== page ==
I told him I'd hold his paw and be right there when the doc helped him to sleep. We drove, like we always had, Kissy on the truck seat next me, his head resting against my leg. He was so skinny, so small. His eyes were glazed and his fur was dull, but, as always, he trusted me to do the right thing.

I think I did.

We got to the vet's office and I managed to choke out what I needed. The tears were boiling over. The vet led me to the back room where the table was and the animal cages sat, full of sick or adoptable dogs and kittens, and even a ferret. Kiss was lying in my arms, his head resting on my arm, his body exhausted.

And now, I'm going to tell you a miracle. I know people don't believe in them much, but I saw it, the vet saw it and it happened just like this. We walked into the room, Kissy sad and silent. A sound came from the cages, a meow.

Kissy's head jerked up and he looked around. I saw a small kitten, shiny black with a white face and white boots peering from a cage at us.

"Look, Kiss. That kitten is talking to you." I walked over to the cage with Kissy still looking out. And then it happened. The kitten stuck his paw through the wire and Kissy reached out and touched their paws together.

It was magic. My old precious friend was introducing me to a new friend.

It was as if Kissy was saying, "Look, Jamie, I've gotta go, but here's someone for you to love til I see you again." The kitty clung to the wire and I turned with Kissy in my arms to the vet's table. The shot was quick, the drive home was silent except for me crying my eyes out. Why is it we cry more over an animal friend than a family member? At least, I seem to. I let myself moan, trying to get the pain out.

I dug a hole with the backhoe out under the cottonwood where all the other animal friends are resting. I put Kissy in a strong Justin boot box wrapped in his best blankie, his toys and a copy of the Rainbow Bridge I copied off the internet. I tied it with a piece of string from the barn for him just in case he forgot where to go. One last touch to his soft face and I put him in the ground. I put my good friend in the ground and covered him with the rich sweet smelling Wyoming earth. He's lying next to Beau, my uncle's big black and tan, a good friend too.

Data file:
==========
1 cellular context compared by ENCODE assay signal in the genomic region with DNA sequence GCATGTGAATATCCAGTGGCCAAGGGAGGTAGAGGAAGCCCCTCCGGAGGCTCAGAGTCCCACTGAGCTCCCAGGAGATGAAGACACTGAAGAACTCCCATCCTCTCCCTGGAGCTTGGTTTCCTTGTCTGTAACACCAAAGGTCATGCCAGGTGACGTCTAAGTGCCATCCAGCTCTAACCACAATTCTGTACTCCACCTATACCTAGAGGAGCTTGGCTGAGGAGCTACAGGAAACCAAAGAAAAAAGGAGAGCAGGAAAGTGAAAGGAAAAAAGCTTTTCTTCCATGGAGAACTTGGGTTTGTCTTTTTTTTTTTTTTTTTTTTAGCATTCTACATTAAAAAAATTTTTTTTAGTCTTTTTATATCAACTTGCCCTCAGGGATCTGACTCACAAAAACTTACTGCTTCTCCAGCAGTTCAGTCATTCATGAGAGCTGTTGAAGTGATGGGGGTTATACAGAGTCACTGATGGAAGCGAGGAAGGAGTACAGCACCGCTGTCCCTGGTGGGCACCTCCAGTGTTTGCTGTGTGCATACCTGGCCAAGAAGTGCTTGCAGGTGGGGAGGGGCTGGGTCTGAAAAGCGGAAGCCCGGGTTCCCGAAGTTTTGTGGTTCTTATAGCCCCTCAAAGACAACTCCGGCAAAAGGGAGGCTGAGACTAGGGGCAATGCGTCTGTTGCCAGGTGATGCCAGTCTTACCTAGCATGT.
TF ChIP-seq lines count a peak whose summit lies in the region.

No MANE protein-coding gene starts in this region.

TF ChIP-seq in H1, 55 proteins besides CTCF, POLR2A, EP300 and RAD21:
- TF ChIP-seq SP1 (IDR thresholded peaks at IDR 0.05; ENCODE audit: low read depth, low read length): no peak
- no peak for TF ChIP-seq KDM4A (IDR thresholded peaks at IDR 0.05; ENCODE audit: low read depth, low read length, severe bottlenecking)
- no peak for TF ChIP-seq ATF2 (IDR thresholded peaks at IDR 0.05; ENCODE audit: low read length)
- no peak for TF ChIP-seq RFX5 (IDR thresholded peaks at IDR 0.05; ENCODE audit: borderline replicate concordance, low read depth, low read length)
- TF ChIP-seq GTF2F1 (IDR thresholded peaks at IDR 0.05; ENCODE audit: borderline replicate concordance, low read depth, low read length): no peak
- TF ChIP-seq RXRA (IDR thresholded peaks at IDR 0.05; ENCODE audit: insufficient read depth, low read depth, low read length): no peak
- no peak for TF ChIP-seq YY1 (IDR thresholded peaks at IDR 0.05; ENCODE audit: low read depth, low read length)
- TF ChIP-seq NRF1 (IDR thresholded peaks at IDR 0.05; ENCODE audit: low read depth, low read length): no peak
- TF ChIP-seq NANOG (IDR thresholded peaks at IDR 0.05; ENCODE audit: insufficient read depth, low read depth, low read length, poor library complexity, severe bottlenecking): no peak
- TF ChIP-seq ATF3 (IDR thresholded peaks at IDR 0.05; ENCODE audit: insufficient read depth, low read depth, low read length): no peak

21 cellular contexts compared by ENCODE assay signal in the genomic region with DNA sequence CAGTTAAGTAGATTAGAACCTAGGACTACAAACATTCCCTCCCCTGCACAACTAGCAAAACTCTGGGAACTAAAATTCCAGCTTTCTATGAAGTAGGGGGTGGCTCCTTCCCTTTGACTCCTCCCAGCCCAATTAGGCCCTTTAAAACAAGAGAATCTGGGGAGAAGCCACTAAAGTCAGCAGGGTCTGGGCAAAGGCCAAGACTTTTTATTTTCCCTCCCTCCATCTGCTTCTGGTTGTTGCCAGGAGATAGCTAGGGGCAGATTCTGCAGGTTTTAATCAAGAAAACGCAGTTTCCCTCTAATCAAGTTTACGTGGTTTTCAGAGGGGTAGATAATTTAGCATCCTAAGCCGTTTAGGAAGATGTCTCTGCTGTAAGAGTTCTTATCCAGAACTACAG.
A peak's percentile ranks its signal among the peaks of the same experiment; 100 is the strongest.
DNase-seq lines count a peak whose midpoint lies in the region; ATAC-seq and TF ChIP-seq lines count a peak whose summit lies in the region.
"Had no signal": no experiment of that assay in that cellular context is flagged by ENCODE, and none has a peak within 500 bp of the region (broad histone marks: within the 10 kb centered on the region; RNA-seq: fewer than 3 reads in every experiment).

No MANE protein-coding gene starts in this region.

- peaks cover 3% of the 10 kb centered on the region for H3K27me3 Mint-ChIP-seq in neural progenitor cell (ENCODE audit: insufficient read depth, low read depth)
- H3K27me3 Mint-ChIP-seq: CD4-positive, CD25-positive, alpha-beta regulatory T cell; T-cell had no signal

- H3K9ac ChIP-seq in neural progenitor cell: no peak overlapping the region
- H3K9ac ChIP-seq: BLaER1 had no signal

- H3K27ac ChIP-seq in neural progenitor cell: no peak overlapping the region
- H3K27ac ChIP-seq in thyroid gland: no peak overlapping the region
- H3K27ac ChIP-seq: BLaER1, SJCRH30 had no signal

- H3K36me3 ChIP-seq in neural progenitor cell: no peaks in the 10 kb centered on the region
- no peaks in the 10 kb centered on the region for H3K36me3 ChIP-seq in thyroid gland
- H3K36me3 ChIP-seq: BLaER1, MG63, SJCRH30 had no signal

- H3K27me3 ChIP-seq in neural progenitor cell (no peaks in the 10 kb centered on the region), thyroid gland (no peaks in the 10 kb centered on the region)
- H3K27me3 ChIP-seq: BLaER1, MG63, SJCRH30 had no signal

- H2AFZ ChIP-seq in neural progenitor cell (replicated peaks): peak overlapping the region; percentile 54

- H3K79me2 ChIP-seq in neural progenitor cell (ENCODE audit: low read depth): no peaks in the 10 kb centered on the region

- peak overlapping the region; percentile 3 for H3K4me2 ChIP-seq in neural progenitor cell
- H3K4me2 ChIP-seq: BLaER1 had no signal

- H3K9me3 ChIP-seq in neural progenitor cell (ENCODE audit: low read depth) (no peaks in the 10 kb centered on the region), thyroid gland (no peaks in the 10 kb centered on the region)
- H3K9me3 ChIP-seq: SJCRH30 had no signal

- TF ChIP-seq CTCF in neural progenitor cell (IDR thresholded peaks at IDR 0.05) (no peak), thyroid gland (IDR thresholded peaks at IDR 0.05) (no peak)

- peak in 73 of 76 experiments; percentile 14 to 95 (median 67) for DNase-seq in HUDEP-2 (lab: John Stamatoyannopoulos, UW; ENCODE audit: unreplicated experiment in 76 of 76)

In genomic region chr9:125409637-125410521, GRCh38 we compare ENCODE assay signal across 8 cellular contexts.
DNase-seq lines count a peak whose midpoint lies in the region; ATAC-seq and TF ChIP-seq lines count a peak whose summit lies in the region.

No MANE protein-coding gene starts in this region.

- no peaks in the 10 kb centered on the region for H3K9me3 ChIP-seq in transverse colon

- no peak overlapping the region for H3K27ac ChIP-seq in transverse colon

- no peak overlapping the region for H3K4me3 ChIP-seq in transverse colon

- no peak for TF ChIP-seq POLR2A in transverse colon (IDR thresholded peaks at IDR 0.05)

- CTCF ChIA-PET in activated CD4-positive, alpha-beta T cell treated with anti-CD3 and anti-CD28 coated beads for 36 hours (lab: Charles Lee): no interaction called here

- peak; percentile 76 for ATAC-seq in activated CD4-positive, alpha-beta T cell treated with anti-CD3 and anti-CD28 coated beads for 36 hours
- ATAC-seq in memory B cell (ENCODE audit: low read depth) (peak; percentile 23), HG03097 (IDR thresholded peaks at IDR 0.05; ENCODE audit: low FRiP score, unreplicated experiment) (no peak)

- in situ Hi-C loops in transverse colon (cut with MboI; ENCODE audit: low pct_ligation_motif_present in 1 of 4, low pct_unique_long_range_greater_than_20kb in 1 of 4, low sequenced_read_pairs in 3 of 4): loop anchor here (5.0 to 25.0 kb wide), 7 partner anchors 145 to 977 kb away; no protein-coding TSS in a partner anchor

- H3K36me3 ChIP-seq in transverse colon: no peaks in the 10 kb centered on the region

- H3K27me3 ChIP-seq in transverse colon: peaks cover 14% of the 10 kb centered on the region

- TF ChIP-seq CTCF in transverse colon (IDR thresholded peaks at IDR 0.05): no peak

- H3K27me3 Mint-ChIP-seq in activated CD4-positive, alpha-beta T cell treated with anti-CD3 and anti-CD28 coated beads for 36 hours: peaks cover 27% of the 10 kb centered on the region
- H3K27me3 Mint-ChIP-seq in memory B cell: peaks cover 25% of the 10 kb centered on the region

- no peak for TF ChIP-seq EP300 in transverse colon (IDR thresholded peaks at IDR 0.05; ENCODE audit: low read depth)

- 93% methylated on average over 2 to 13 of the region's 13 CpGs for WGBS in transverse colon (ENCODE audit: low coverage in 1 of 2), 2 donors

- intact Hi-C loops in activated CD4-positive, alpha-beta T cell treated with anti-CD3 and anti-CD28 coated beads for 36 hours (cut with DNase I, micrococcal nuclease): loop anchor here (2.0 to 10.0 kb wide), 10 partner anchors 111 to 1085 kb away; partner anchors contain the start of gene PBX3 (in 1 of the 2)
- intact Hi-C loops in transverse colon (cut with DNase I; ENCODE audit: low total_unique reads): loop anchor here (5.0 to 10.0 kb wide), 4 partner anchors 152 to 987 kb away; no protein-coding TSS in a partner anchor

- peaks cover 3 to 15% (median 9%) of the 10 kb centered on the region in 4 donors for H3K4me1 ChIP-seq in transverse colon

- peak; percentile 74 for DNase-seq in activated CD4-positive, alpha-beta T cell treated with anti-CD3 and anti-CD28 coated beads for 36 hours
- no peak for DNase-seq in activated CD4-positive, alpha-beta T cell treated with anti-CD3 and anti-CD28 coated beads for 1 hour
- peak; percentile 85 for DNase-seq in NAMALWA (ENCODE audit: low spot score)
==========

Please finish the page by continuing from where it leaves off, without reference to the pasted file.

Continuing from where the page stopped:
I saddled Kick and rode, thinking about Kissy and the kitten. Wondering what exactly I'd seen. It took me twenty minutes to make up my mind. Wheeling Kick, I rode across country to the vet's. When I walked in the door, the ladies laughed. "Wondered how long it'd take you." Seems they both knew I was coming back for the magic kitten. I felt this ease in my heart, as if everything was all right now; as if Kissy was letting me go until he saw me again. I took the kitten home stuck inside my shirt. She should have wiggled and screeched, but she just cuddled and began to purr. I named her Pepper. I wonder how many Grasshopper fans can tell me why.

Now, I don't have any answers for my day, for what happened in that vet's office, but I do know that life can suck one minute and rise above it the next. And if gay guys are free to cry, not to play the macho "real men don't cry" role life's dumped on them, then I gotta say 'God bless us all.' We have the upper hand because we can revel in what makes us human, the human spirit and the human ability to cry when our heart's get broken.

Goodbye, Kissyface. Hello, Pepper. It may seem too soon, but I believe Pepper was chosen for me by my best friend. I laughed tonight as I watched Pepper pounce on the red wing hawk feather I tied to a string. I began the day crying hot tears and ended it in laughter. I'll cry tonight when the lights go out and I miss the familiar purr by my pillow, but I know he's watching out for me with those beautiful blue eyes.

Talk about this story on our forum
Authors deserve your feedback. It's the only payment they get. If you go to the top of the page you will find the author's name. Click that and you can email the author easily. Please take a few moments, if you liked the story, to say so.

[For those who use webmail, or whose regular email client opens when they want to use webmail instead: Please right click the author's name. A menu will open in which you can copy the email address to paste into your webmail system (Hotmail, Gmail, Yahoo etc). Each browser is subtly different, each Webmail system is different, or we'd give fuller instructions here. We trust you to know how to use your own system. If the email address pastes with %40 in the middle, replace that with an @ sign.]